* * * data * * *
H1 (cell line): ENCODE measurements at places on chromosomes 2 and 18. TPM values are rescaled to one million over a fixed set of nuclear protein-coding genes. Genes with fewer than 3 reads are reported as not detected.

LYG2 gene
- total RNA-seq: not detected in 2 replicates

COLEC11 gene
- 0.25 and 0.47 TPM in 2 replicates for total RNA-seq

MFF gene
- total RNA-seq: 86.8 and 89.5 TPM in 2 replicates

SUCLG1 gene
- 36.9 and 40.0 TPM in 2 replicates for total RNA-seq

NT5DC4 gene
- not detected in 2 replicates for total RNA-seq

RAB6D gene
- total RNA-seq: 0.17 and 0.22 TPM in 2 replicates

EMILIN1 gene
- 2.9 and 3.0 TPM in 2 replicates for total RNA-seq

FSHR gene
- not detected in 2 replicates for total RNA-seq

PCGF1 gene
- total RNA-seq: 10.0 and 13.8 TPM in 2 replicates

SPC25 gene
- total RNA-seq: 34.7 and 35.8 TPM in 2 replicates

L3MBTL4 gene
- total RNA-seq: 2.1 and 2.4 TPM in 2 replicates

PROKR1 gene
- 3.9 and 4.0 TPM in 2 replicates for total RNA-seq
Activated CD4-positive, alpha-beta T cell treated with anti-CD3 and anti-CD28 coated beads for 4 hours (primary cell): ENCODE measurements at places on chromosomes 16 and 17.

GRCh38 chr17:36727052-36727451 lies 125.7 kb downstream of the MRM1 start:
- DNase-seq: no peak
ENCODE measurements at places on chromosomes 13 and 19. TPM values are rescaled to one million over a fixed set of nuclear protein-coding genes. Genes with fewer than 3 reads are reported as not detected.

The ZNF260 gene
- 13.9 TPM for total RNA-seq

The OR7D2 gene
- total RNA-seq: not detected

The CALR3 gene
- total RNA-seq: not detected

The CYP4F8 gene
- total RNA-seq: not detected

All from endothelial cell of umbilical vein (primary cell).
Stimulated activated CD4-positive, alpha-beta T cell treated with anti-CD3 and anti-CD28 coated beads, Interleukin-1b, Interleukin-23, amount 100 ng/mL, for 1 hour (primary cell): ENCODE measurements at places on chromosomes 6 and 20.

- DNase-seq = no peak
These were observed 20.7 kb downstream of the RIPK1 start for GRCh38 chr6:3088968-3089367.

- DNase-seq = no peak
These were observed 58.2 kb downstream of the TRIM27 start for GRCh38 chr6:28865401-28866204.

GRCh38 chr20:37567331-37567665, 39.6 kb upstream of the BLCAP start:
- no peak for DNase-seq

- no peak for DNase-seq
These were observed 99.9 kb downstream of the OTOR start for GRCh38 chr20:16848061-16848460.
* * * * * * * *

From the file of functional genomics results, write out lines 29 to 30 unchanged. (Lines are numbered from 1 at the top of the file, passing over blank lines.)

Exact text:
ENCODE measurements at places on chromosomes 13 and 19. TPM values are rescaled to one million over a fixed set of nuclear protein-coding genes. Genes with fewer than 3 reads are reported as not detected.

The ZNF260 gene